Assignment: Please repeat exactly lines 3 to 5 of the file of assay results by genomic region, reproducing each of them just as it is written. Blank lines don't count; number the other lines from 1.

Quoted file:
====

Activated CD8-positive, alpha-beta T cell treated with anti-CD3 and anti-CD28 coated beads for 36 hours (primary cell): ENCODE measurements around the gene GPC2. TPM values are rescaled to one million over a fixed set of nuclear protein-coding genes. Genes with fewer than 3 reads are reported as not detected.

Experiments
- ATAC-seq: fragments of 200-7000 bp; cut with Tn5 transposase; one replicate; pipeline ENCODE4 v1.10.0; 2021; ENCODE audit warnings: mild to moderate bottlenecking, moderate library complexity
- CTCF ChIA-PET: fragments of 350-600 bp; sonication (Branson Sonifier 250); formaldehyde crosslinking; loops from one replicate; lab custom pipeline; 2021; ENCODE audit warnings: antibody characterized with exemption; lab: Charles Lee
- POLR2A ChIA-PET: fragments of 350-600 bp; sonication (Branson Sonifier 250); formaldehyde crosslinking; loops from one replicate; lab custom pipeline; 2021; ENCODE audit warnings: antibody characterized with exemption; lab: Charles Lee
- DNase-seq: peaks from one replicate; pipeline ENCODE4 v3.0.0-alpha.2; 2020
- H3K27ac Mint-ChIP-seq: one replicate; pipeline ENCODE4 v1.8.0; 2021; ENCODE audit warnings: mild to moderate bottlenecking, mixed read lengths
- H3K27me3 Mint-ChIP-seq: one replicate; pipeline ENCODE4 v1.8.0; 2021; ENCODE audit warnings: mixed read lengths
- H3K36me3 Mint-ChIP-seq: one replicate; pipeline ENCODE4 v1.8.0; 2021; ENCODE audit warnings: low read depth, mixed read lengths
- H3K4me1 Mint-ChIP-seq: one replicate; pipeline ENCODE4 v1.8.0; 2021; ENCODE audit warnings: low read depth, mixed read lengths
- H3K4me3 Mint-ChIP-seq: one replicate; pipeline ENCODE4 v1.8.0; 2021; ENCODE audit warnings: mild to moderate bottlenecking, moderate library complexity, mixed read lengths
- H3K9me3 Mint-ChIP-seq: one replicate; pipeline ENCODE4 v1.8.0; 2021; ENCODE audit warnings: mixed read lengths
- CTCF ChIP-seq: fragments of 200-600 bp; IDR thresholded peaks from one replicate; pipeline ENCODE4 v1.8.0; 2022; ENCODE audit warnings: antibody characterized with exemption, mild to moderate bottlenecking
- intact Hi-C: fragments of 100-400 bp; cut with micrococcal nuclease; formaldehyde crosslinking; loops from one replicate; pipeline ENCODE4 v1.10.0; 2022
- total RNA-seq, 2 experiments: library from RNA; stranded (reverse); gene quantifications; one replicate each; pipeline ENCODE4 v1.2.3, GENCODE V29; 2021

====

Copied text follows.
- ATAC-seq: fragments of 200-7000 bp; cut with Tn5 transposase; one replicate; pipeline ENCODE4 v1.10.0; 2021; ENCODE audit warnings: mild to moderate bottlenecking, moderate library complexity
- CTCF ChIA-PET: fragments of 350-600 bp; sonication (Branson Sonifier 250); formaldehyde crosslinking; loops from one replicate; lab custom pipeline; 2021; ENCODE audit warnings: antibody characterized with exemption; lab: Charles Lee
- POLR2A ChIA-PET: fragments of 350-600 bp; sonication (Branson Sonifier 250); formaldehyde crosslinking; loops from one replicate; lab custom pipeline; 2021; ENCODE audit warnings: antibody characterized with exemption; lab: Charles Lee